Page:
A softball slugger and an Olympic gold medalist sprinter are ready to blaze their way into U.S. Olympic bobsled history.
Even if Sochi’s tricky curve 16 at Sanki Sliding Center delivered a painful message in training.
Elana Meyers, a bronze medalist at the Vancouver 2010 Olympic Winter Games and a former college softball player, will team up with Lauryn Williams, a three-time track & field Olympian and gold medalist on the 4x100-meter team at the London 2012 Olympic Games. This could be the fastest sled in U.S. women’s bobsled history, but it is just one of three that the Americans think could wind up on the podium in Sochi.
“We’re going for it,” Meyers said of a possible 1-2-3 American sweep. “We have the brakeman, we have the equipment and it’s figuring out this track.”
The women’s bobsledding competition begins Tuesday, Feb. 18, with two runs at the Sanki Sliding Center. The final two runs will be Wednesday. The fastest combined times over four heats will determine the medalists.
Meyers, who played softball at George Washington University, is seeking to become the first women‘s bobsledder in U.S. history to win two Olympic medals. She was the brakeman for Erin Pac at the Whistler Olympic course in 2010 and has since moved into the driver’s seat. Williams is one of two London 2012 U.S. Olympians on the bobsled team. Lolo Jones, a two-time Olympic hurdler, will push Jazmine Fenlator in another sled. Jamie Greubel and Aja Evans will be paired for Team USA’s third bobsled.
“We’re hungry,” Fenlator said. “We’re competitors and that’s what we do. We’re representing one of the best nations in the world, and I’m biased, but one of the best nations ever and we’re hoping to sweep the podium.”
Williams has certainly been dominant in track for the United States, winning her first of two Olympic medals with a silver-medal finish in the 100-meter dash at the Athens 2004 Olympic Games.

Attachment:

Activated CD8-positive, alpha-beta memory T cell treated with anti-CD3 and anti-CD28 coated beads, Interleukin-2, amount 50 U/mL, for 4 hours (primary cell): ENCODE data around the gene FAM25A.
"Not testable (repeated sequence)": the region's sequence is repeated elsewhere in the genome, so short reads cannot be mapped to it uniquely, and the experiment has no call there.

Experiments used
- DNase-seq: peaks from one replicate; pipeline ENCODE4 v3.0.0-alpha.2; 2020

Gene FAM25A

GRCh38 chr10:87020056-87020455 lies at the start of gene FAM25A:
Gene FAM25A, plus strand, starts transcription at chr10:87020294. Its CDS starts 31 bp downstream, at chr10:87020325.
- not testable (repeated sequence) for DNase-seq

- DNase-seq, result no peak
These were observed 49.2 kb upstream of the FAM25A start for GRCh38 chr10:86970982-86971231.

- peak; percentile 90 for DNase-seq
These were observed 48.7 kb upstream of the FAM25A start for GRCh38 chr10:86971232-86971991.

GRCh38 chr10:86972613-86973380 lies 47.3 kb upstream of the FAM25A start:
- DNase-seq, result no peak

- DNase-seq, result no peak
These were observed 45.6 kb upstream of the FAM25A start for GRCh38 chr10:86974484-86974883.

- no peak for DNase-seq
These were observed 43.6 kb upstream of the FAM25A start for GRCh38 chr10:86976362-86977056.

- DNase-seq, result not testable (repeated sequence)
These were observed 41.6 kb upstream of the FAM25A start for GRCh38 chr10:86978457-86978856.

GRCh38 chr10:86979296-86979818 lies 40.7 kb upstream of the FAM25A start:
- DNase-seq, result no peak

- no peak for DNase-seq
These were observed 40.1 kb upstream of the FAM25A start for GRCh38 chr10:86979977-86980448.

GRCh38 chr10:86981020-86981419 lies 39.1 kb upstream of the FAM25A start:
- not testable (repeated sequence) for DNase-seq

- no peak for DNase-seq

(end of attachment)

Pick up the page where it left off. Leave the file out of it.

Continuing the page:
In Meyers’ previous sporting life, she hit a game-winning grand slam in her final home game in 2007 at George Washington, leading the Colonials to their first appearance in the Atlantic 10 Tournament.
She turned to bobsledding in 2007 because she wanted to be an Olympian and the International Olympic Committee had voted in 2005 to remove softball from the Olympic program after the 2008 Games. Meyers rose quickly as a bobsledder, first as a brakeman and then as a driver after the 2010 Winter Games. She was already one of the quickest pushers in the world.“She’s hands down the best push driver in the world,” U.S. Olympic champion bobsled pilot Steven Holcolmb told TeamUSA.org.
Meyers reached the podium at the last two world championships, including winning a silver medal in women’s bobsled and gold in the team event at the 2013 worlds. Her 2013-14 world cup season has included gold medals in two separate events in Park City, Utah, and silver medals at five other world cup stops.
Her journey toward a potential medal in Sochi included a crash in a training run last Friday in which the sled rolled over. No problem at all. Meyers was back the same day for a second run.
“That’s the cool thing about bobsled, there’s that danger, that risk and possibility that something could go wrong,” Meyers said. “But I get to say, ‘Hey, you know what, I crashed. I took it to the face, but I’m going to go back up there and face my fear and do it again. I’m going to go through curve 16 and I’m going to nail it.’ That’s, to me, the coolest thing about bobsledding.”
Story courtesy Red Line Editorial, Inc. Paul D. Bowker is a freelance contributor for TeamUSA.org.